Almost exactly one month ago—two months after arriving in Austin—I wrote a post on Beginner’s Mind, that quality of “openness, eagerness, and lack of preconceptions” cited by Zen as critical to engaging with reality. I declared my aspiration to “confident joy in the face of the unknown,” despite the “tiring, disorienting struggle” of settling into a new home and life.
Four weeks later, this aspiration is impaired by fear more than I would care to admit.
It doesn’t help that I continue to feel new every blessed day, at nearly everything I do. A week ago, I had my first-ever dokusan, or private interview with a Zen teacher. Let me tell you, staring at a wall is nothing compared with sitting face-to-face with someone who has roughly a quarter-century more experience with the practice. As distractingly nervous as I was, it went perfectly fine. Now, I realize that whatever one feels is grist for the mill of practice, but it’s still frustrating, this habit of being uncomfortable whenever I’m new or don’t know what I’m doing.
Similarly, my morning meditation was overshadowed the very next day when I was asked, upon arrival, to fill in as kokyo. Granted, I had briefly trained for the role of chant leader, but this was the real thing, and I didn’t really have time to prepare myself. This too went fine, my shaky voice notwithstanding: having done it a second time since, I am beginning to settle in a bit. More importantly, I am beginning to embrace and enter the very experience of being nervous, to appreciate the chance to practice with it in a setting where it’s less threatening and more easily studied.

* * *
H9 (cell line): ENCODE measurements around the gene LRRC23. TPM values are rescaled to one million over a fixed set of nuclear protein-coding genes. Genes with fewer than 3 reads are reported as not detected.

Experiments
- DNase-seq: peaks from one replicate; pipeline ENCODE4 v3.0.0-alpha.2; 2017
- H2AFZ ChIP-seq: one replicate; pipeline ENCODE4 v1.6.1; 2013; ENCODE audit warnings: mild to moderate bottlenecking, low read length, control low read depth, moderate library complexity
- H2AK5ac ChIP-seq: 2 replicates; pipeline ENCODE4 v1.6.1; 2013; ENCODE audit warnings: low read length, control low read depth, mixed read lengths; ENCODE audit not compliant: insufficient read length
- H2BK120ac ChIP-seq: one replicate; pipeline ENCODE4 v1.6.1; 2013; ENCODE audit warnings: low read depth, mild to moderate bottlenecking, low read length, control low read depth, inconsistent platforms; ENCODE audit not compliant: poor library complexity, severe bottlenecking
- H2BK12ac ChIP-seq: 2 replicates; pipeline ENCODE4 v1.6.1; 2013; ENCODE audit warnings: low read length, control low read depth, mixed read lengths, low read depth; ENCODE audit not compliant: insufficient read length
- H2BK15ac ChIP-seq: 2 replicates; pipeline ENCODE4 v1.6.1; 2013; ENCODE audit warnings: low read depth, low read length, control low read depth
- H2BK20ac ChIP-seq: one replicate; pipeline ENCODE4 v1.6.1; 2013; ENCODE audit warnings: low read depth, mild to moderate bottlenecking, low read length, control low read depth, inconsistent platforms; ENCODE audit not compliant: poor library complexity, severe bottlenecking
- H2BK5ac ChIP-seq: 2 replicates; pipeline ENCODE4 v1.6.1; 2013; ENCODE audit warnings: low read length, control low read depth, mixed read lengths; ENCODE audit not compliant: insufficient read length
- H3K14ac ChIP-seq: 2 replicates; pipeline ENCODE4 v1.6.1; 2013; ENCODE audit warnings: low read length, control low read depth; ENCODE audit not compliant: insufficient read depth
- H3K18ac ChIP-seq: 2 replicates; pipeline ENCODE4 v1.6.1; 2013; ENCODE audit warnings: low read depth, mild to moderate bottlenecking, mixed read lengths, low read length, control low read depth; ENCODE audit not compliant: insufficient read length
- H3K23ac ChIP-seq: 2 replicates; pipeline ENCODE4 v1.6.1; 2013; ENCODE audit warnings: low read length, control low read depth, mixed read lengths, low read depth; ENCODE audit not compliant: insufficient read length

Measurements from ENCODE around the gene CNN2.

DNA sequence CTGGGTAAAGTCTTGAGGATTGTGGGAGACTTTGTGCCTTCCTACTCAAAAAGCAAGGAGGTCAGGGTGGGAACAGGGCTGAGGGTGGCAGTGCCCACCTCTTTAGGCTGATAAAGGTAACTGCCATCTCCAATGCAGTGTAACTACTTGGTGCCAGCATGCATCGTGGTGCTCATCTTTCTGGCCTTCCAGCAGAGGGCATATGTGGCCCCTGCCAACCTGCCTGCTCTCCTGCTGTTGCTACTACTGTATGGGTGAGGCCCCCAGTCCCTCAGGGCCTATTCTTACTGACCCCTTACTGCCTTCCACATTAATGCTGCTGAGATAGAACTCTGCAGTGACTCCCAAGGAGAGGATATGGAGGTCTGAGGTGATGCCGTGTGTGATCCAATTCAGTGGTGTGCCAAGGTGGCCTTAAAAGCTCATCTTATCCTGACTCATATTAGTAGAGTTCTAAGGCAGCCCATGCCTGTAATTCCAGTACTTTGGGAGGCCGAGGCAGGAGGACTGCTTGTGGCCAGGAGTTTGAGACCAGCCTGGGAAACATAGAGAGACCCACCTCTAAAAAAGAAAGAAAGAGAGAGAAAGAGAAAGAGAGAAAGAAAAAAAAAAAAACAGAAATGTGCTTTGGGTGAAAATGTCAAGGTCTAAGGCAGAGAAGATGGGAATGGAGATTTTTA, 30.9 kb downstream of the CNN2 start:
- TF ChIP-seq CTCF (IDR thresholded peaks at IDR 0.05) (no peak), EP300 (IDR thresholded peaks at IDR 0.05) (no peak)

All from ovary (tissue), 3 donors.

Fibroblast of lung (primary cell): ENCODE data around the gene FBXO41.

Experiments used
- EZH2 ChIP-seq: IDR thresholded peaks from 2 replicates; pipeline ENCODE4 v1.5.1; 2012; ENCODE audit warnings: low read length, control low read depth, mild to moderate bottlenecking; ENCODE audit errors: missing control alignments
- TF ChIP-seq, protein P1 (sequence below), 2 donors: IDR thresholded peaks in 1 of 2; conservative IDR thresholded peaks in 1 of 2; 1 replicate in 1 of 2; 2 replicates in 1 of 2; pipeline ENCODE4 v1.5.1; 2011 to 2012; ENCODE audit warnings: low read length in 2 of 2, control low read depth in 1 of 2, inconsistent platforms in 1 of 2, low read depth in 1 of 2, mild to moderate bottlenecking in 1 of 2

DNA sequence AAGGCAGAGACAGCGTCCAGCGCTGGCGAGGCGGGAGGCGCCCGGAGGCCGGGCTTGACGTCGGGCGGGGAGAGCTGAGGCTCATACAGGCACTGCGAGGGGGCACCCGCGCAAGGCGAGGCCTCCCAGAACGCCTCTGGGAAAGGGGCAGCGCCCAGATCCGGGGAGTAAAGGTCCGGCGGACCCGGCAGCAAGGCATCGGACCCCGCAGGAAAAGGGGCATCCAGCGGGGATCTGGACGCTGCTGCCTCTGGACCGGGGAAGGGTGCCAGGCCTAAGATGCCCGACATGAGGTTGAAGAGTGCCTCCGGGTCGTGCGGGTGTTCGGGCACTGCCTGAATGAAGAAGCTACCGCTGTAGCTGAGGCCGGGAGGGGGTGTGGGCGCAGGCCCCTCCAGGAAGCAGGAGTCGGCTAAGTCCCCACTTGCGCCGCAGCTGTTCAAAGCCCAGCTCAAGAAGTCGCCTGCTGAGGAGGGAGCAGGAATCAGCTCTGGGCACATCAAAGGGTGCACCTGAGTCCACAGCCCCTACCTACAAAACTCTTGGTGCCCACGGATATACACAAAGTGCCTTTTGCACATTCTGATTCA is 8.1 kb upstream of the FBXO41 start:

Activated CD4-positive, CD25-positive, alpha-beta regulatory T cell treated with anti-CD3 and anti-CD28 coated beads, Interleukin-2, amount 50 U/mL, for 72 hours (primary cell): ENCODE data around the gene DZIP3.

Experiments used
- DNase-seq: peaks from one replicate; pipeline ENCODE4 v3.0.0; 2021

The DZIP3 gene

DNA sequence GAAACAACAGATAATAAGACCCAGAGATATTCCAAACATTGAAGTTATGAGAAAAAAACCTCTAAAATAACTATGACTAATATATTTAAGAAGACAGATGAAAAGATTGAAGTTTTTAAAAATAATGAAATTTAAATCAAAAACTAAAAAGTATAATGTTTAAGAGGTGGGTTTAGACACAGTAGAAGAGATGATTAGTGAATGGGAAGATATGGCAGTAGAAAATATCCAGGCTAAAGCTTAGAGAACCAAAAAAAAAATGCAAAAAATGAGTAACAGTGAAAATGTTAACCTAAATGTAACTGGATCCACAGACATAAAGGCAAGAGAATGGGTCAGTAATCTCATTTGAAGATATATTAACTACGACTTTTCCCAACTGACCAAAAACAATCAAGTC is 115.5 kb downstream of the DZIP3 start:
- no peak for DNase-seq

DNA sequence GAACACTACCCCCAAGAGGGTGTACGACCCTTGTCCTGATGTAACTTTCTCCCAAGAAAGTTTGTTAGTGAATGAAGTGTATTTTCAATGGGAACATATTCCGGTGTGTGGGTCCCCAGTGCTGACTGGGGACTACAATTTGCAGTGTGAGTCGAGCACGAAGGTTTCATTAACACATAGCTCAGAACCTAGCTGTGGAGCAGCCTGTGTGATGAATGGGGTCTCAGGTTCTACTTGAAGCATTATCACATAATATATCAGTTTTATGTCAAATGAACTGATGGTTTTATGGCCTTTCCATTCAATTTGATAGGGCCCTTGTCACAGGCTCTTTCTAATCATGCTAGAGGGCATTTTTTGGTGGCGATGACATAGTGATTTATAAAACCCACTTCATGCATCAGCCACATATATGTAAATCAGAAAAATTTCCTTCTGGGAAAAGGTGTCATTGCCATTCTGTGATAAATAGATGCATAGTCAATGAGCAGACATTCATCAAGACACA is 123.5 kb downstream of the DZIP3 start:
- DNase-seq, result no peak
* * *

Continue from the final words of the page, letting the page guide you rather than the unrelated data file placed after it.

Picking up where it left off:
So Zen as a formal, frequent practice is still very new for me. With my new school and choirs, on the other hand, I am currently experiencing an oddly potent blend of familiarity and novelty.
I’d already been staffing at Sudbury schools for over a decade when Clearview Sudbury opened, and came here this summer as a fifteen-year veteran. This month I was elected Attendance Clerk and Vice Law Clerk, two positions I held for some years at Alpine Valley. The smaller of my two choirs feels, in many important respects, very familiar to the choir I sang with my last nine years in Colorado. Yet with both school and choir, the vocabulary, procedures, and personalities are sufficiently different that I dance in and out of feeling like I know where I am, what I’m doing. (It reminds me of when I went to Europe and found England somehow more disorienting than countries where I knew that I didn’t grasp the language or culture.)
This much practice, this much of the time, is hard. Bad Buddhist that I am, I hate all this fear—the fear of being inadequate, incompetent, not good enough; the fear of being embarrassed, not admired, not loved. Too often I feel too exposed, too clueless. It seems like everywhere I turn these days, a new challenge presents itself. Even playing chess, a game I can’t claim to be new at, can still make me feel anxious, as if I should be much more accomplished. I have a similar feeling with respect to Spanish, which after years of study still makes me feel like an embarrassed beginner.
And now there’s this blog. Continue reading